devah

Whites possess roughly 12 times the wealth of African Americans; in fact, whites near the bottom of the income distribution possess more wealth than blacks near the top of the income distribution (Oliver & Shapiro 1997, p. 86). Given that home ownership is one of the most significant sources of wealth accumulation, patterns that affect the value and viability of home ownership will have an impact on wealth disparities overall. Accordingly, the majority of work on discrimination in credit markets focuses on the specific case of mortgages.

Available evidence suggests that blacks and Hispanics face higher rejection rates and less favorable terms in securing mortgages than do whites with similar credit characteristics (Ross & Yinger 1999). Oliver & Shapiro (1997, p. 142) report that blacks pay more than 0.5% higher interest rates on home mortgages than do whites and that this difference persists with controls for income level, date of purchase, and age of buyer.
—  Devah Pager and Hana Shepherd, “The Sociology of Discrimination: Racial Discrimination in Employment, Housing, Credit, and Consumer Markets” [pdf]

But we can isolate the effect of race to some degree.

A study I conducted in 2003 with Marianne Bertrand, an economist at the University of Chicago, illustrates how. We mailed thousands of résumés to employers with job openings and measured which ones were selected for callbacks for interviews. But before sending them, we randomly used stereotypically African-American names (such as “Jamal”) on some and stereotypically white names (like “Brendan”) on others. The same résumé was roughly 50 percent more likely to result in callback for an interview if it had a “white” name. Because the résumés were statistically identical, any differences in outcomes could be attributed only to the factor we manipulated: the names.

Other studies have also examined race and employment. In a 2009 study, Devah Pager, Bruce Western and Bart Bonikowski, all now sociologists at Harvard, sent actual people to apply for low-wage jobs. They were given identical résumés and similar interview training. Their sobering finding was that African-American applicants with no criminal record were offered jobs at a rate as low as white applicants who had criminal records.

When doctors were shown patient histories and asked to make judgments about heart disease, they were much less likely to recommend cardiac catheterization (a helpful procedure) to black patients — even when their medical files were statistically identical to those of white patients.

When whites and blacks were sent to bargain for a used car, blacks were offered initial prices roughly $700 higher, and they received far smaller concessions.

Several studies found that sending emails with stereotypically black names in response to apartment-rental ads on Craigslist elicited fewer responses than sending ones with white names.

A regularly repeated study by the federal Department of Housing and Urban Development sent African-Americans and whites to look at apartments and found that African-Americans were shown fewer apartments to rent and houses for sale.

White state legislators were found to be less likely to respond to constituents with African-American names. This was true of legislators in both political parties.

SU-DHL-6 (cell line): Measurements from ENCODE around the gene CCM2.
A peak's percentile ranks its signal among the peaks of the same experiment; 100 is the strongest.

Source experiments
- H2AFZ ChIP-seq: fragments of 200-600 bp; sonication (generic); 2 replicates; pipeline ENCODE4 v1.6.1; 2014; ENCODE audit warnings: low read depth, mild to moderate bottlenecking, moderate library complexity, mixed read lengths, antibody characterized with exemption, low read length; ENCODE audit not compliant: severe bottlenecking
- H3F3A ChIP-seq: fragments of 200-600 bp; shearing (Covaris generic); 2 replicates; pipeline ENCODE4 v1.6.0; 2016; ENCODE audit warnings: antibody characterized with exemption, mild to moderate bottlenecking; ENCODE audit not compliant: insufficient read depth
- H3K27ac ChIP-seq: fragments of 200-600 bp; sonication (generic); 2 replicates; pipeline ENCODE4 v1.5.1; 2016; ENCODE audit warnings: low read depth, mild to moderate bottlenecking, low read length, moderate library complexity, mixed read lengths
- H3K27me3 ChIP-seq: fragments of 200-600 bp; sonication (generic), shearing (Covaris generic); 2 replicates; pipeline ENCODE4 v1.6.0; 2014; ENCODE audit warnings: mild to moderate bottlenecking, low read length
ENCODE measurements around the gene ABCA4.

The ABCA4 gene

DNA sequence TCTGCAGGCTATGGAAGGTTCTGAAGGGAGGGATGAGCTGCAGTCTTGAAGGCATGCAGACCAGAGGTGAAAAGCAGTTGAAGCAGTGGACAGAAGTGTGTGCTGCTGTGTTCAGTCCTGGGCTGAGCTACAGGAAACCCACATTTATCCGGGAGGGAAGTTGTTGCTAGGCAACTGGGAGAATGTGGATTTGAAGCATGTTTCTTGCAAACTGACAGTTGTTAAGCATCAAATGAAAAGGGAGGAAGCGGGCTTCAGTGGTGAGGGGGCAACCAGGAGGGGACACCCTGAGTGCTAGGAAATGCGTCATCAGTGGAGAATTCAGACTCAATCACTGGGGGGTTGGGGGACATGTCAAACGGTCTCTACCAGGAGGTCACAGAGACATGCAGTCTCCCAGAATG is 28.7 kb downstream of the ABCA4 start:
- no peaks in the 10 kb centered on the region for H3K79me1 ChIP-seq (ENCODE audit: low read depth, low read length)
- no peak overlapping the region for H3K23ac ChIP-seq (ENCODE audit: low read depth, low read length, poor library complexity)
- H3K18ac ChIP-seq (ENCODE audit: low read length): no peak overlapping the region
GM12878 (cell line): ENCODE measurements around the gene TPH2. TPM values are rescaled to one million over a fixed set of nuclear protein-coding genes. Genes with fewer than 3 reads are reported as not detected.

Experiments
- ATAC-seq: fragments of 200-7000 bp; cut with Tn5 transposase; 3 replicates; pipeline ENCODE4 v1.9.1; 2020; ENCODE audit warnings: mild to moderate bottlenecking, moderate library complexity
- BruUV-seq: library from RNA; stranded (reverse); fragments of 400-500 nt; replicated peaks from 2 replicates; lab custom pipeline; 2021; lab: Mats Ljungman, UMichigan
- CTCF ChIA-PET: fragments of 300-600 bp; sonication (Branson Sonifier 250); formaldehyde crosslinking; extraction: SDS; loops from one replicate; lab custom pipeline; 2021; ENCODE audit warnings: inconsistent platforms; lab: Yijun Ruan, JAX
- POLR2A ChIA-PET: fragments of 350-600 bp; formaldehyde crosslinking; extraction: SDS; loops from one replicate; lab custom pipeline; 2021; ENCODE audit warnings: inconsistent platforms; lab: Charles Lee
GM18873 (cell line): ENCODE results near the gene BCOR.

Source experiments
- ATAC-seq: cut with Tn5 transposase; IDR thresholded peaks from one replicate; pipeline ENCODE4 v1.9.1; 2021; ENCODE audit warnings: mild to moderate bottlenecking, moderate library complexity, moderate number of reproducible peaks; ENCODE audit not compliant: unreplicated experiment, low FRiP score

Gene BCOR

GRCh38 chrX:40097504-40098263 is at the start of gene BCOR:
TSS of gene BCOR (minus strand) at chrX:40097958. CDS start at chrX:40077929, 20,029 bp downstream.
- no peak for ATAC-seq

Emails sent to faculty members at universities, asking to talk about research opportunities, were more likely to get a reply if a stereotypically white name was used.

Even eBay auctions were not immune. When iPods were auctioned on eBay, researchers randomly varied the skin color on the hand holding the iPod. A white hand holding the iPod received 21 percent more offers than a black hand.

One study found that an all-white jury was 16 percentage points more likely to convict a black defendant than a white one, but when a jury had one black member, it convicted both at the same rate.

— 

Excerpts from Racial Bias Even When We Have Good Intentions

My 2¢: people can parse racism into a million different varieties and use sanitized, watered down euphemisms so that the word itself doesn’t make White people too uncomfortable…

People can call it subconscious racial bias or aversive racism or or colorblind racism or implicit racial bias or we could even call it Bob…but “good intentions” or otherwise—and it frequently falls into the “otherwise” category—racism is still racism. Regardless of unprovable “good intentions” and no matter what we call it, at the end of the day racism still causes very real harm to Black people

Related post here

Employers would rather hire a white person WITH a criminal record than a black person WITHOUT.

By Gwen Sharp, PhD

Having a criminal record negatively affects the likelihood of being considered for a job. Devah Pager conducted a matched-pair experiment in which she had male testers apply for the same entry-level jobs advertised in Milwaukee newspapers. She gave the assistants fake credentials that make them equivalent in terms of education, job experience, and so on. Half were Black and half White.

One tester from each pair was instructed to indicate that they had a past non-violent drug possession offense. Pager then collected data on how many of the applicants were called back for an interview after submitting their fake applications.

The results (above) indicate that getting a job with a criminal record is difficult. Having even a non-violent drug offense had a significant impact on rates of callbacks.

Race actually turned out to be more significant than a criminal background. Notice that employers were more likely to call Whites with a criminal record (17% were offered an interview) than Blacks without a criminal record (14%). And while having a criminal background hurt all applicants’ chances of getting an interview, African Americans with a non-violent offense faced particularly dismal employment prospects. Imagine if the fake criminal offense had been for a property or violent crime?

In addition, according to Pager, employers seemed to expect that Black applicants might have a criminal record: